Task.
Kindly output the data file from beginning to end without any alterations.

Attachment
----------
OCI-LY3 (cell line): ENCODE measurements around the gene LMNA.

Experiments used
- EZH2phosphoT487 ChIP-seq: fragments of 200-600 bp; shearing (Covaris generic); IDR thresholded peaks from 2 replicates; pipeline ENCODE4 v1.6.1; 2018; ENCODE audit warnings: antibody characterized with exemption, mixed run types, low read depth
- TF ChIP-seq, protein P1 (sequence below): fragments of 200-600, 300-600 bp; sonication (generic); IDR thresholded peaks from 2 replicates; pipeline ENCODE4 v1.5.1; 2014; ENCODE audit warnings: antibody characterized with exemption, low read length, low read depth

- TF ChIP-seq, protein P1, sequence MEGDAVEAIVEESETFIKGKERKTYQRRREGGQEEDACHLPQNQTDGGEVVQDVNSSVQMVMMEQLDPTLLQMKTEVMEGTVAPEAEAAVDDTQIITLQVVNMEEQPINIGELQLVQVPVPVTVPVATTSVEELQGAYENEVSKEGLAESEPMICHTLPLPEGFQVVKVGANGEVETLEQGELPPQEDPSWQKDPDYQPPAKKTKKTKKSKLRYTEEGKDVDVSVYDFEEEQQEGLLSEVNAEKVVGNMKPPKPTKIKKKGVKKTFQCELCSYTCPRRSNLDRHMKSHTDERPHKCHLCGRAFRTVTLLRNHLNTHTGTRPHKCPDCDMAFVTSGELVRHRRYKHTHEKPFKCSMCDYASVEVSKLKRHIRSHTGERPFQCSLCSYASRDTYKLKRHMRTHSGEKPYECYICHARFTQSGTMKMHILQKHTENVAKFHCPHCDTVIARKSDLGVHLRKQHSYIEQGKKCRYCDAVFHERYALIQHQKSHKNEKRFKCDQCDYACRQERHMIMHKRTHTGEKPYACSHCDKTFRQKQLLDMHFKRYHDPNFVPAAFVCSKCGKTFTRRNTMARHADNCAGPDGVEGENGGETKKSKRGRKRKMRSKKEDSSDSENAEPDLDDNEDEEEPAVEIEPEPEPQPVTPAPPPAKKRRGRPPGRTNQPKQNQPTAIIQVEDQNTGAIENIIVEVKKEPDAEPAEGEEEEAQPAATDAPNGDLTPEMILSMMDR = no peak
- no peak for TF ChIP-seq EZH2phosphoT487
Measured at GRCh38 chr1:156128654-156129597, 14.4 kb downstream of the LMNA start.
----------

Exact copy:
OCI-LY3 (cell line): ENCODE measurements around the gene LMNA.

Experiments used
- EZH2phosphoT487 ChIP-seq: fragments of 200-600 bp; shearing (Covaris generic); IDR thresholded peaks from 2 replicates; pipeline ENCODE4 v1.6.1; 2018; ENCODE audit warnings: antibody characterized with exemption, mixed run types, low read depth
- TF ChIP-seq, protein P1 (sequence below): fragments of 200-600, 300-600 bp; sonication (generic); IDR thresholded peaks from 2 replicates; pipeline ENCODE4 v1.5.1; 2014; ENCODE audit warnings: antibody characterized with exemption, low read length, low read depth

- TF ChIP-seq, protein P1, sequence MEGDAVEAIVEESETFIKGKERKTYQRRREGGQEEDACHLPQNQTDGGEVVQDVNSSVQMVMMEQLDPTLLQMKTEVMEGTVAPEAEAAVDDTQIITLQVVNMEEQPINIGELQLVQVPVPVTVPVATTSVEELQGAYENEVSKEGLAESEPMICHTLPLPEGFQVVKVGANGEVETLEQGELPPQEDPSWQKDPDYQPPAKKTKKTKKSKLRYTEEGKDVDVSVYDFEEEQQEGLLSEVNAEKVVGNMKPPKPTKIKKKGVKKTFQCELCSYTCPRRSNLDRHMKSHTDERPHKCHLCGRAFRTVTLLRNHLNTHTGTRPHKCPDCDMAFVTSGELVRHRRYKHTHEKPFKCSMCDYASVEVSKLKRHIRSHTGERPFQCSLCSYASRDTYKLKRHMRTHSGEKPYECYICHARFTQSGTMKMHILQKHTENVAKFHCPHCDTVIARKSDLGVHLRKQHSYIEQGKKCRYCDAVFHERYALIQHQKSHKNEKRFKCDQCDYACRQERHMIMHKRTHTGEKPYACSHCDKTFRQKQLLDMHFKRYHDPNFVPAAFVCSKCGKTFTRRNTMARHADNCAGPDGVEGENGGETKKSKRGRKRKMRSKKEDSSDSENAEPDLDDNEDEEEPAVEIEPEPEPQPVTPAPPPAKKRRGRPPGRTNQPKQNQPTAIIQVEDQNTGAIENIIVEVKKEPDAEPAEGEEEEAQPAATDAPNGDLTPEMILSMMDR = no peak
- no peak for TF ChIP-seq EZH2phosphoT487
Measured at GRCh38 chr1:156128654-156129597, 14.4 kb downstream of the LMNA start.